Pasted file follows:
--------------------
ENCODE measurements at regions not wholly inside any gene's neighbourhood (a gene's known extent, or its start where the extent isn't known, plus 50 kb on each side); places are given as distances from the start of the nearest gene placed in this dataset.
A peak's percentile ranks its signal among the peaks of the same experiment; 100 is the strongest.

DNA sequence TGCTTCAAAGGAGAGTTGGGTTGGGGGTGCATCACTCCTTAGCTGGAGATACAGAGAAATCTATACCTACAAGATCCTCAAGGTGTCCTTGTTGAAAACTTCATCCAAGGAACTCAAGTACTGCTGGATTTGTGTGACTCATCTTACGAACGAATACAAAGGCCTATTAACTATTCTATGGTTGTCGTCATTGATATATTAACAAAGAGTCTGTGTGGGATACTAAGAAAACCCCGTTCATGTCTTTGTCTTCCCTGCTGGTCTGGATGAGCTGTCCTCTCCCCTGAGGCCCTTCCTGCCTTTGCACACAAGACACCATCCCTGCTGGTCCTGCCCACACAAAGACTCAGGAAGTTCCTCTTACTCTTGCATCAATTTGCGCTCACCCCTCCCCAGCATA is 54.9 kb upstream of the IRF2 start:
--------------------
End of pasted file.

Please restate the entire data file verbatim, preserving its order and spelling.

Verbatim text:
ENCODE measurements at regions not wholly inside any gene's neighbourhood (a gene's known extent, or its start where the extent isn't known, plus 50 kb on each side); places are given as distances from the start of the nearest gene placed in this dataset.
A peak's percentile ranks its signal among the peaks of the same experiment; 100 is the strongest.

DNA sequence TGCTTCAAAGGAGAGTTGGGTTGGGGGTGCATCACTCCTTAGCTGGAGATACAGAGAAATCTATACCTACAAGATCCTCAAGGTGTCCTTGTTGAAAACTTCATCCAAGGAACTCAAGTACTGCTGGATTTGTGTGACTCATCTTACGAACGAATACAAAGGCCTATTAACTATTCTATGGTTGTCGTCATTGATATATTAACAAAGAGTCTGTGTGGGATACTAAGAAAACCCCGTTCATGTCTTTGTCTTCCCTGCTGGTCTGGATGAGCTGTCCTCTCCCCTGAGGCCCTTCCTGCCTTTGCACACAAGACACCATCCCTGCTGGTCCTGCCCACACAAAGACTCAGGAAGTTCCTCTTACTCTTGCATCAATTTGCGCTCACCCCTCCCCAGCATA is 54.9 kb upstream of the IRF2 start: